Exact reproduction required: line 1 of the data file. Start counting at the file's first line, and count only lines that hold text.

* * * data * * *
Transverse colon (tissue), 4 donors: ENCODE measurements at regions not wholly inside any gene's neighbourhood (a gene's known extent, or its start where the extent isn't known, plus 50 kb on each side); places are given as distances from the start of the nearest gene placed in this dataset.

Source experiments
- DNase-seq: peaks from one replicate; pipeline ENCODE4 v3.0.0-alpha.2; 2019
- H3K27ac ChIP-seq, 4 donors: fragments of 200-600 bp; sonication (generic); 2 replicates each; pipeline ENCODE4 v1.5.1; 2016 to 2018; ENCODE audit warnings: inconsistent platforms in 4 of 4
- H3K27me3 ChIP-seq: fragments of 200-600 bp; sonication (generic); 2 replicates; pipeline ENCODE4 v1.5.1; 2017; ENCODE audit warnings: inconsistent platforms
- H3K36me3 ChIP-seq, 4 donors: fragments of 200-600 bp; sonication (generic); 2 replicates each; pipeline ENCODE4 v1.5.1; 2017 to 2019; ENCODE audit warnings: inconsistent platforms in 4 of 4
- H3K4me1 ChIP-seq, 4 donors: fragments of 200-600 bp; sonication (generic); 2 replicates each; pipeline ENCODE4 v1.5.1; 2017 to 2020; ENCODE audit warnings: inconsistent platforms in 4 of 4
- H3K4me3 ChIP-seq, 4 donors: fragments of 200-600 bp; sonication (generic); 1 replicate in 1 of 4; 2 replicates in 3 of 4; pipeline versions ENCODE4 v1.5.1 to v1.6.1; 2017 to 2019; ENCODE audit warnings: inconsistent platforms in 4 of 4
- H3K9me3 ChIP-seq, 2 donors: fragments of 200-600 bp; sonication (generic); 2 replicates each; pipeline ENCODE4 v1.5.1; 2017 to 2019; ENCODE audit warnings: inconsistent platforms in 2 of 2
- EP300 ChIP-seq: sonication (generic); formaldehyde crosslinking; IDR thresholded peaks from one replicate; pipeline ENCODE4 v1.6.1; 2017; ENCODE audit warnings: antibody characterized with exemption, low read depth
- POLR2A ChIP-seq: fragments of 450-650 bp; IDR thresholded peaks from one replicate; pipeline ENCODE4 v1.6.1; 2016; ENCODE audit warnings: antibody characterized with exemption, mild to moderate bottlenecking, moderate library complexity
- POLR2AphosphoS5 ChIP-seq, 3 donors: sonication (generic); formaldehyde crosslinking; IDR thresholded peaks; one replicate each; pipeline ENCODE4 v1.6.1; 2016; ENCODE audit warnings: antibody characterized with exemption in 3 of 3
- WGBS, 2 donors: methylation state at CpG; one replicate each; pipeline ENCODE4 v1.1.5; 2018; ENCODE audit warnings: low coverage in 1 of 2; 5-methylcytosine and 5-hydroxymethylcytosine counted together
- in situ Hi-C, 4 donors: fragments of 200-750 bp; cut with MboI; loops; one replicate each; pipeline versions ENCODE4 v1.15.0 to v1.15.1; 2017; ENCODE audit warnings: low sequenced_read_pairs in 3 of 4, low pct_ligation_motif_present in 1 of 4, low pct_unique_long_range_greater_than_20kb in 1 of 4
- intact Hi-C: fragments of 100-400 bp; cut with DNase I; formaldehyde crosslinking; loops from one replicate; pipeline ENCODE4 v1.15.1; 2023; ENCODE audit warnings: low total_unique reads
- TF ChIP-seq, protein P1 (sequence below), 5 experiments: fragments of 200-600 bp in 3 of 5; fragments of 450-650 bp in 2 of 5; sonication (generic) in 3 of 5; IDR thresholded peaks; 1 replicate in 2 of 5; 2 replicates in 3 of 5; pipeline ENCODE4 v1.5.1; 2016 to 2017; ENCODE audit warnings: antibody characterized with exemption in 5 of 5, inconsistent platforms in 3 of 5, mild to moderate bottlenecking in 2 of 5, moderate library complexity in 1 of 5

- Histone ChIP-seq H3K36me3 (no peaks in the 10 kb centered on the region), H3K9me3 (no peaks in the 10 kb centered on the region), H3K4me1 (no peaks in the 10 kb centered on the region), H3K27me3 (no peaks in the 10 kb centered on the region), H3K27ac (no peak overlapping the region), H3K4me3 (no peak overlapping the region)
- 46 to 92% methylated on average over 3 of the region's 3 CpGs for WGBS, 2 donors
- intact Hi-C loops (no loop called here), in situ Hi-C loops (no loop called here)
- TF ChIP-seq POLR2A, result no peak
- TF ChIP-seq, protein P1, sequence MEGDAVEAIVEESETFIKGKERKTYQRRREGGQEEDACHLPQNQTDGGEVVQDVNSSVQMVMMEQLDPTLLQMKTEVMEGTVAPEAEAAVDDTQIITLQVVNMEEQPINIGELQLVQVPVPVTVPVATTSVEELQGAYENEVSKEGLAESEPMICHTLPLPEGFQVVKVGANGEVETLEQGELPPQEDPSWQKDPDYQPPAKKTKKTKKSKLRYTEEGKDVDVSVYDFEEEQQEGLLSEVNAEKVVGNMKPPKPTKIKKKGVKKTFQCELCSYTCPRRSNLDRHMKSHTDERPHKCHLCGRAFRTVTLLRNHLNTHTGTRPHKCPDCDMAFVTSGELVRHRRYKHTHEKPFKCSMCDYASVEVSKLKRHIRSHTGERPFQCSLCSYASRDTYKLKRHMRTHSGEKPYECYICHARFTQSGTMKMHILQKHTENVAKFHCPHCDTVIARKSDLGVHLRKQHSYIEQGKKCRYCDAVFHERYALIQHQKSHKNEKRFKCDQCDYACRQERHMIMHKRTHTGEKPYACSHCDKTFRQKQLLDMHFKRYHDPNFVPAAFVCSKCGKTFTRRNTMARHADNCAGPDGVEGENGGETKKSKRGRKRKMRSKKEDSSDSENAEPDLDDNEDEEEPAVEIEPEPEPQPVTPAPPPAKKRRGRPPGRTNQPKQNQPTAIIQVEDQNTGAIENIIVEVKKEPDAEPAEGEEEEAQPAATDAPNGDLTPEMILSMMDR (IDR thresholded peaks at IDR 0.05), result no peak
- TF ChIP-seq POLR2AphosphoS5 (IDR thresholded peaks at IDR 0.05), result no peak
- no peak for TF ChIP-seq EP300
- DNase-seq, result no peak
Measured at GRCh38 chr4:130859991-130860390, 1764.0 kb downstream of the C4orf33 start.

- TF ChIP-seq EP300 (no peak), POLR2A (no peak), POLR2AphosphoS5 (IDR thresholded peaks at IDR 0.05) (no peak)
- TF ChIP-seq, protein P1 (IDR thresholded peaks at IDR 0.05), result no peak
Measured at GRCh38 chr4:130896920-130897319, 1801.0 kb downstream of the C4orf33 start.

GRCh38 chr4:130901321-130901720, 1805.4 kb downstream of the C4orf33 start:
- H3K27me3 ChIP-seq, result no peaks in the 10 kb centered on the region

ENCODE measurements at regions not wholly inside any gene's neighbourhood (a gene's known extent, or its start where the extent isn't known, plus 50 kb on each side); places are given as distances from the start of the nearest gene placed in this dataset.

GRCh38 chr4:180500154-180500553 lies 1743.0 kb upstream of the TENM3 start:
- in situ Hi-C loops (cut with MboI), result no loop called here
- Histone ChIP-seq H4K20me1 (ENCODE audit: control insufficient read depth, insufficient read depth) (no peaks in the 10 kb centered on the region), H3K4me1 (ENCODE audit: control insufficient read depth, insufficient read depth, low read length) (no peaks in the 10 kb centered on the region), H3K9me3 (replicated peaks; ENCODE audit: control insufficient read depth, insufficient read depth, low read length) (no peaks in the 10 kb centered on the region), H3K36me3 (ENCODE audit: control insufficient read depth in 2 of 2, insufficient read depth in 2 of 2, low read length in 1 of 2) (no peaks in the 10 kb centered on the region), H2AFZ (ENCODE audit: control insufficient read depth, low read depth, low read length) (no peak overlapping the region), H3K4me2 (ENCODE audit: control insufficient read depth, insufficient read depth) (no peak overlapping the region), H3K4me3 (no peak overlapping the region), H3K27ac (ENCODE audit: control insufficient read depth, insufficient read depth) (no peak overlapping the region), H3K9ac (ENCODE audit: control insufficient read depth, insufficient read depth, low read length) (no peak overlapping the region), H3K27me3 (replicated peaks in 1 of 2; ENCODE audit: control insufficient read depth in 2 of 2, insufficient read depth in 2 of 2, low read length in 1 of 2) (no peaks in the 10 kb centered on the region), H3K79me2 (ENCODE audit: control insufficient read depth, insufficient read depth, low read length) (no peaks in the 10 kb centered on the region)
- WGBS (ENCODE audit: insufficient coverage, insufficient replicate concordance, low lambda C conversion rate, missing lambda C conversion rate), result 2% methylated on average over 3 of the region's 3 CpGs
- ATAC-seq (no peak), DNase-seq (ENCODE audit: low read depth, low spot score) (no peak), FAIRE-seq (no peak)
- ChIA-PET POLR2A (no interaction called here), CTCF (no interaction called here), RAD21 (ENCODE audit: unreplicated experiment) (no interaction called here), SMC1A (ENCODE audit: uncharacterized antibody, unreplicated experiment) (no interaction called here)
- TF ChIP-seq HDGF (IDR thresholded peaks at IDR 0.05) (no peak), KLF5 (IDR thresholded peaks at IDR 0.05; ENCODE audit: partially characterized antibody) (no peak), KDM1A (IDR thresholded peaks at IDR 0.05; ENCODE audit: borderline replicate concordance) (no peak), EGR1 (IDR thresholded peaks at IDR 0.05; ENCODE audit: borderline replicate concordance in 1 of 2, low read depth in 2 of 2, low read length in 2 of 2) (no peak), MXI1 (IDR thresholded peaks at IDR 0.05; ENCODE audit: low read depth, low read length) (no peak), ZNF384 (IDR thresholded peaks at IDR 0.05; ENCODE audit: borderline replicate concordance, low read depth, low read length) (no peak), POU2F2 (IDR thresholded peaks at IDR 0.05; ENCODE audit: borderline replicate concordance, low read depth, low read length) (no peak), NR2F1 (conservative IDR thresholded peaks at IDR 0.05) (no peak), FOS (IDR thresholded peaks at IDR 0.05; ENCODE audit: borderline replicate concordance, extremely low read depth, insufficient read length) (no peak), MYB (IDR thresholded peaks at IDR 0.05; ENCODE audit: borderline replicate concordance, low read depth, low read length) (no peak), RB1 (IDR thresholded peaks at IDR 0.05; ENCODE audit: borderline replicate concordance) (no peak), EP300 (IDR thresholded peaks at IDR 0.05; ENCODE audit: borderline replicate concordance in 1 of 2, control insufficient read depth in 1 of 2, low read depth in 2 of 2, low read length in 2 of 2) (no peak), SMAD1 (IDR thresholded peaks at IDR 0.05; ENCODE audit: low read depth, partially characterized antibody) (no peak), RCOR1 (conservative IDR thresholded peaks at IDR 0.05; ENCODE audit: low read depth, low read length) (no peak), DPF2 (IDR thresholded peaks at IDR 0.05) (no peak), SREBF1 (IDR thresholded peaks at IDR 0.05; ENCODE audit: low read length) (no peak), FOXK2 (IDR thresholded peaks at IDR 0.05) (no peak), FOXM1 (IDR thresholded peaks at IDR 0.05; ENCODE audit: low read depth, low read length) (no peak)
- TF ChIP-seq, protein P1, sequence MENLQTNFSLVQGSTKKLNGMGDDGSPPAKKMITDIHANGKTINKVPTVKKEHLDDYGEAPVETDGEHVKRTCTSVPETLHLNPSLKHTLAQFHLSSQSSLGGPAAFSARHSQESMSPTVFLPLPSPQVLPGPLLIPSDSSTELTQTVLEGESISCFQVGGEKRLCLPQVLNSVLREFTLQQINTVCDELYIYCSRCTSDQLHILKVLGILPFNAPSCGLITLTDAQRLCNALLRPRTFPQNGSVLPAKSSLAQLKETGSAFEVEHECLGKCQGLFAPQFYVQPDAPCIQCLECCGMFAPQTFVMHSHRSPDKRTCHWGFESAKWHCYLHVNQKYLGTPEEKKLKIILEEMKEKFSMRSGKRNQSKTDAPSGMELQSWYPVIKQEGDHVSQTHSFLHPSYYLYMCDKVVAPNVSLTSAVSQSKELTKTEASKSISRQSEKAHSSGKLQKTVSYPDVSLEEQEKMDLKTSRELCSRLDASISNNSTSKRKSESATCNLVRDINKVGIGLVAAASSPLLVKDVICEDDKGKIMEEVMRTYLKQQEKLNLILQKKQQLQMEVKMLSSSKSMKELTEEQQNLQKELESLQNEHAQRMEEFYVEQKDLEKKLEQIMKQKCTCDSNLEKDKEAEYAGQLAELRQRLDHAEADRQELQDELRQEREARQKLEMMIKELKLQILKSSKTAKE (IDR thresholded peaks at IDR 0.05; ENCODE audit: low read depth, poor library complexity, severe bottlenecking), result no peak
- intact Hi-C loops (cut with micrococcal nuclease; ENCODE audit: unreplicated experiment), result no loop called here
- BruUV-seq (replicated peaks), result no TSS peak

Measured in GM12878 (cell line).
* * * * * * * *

Transverse colon (tissue), 4 donors: ENCODE measurements at regions not wholly inside any gene's neighbourhood (a gene's known extent, or its start where the extent isn't known, plus 50 kb on each side); places are given as distances from the start of the nearest gene placed in this dataset.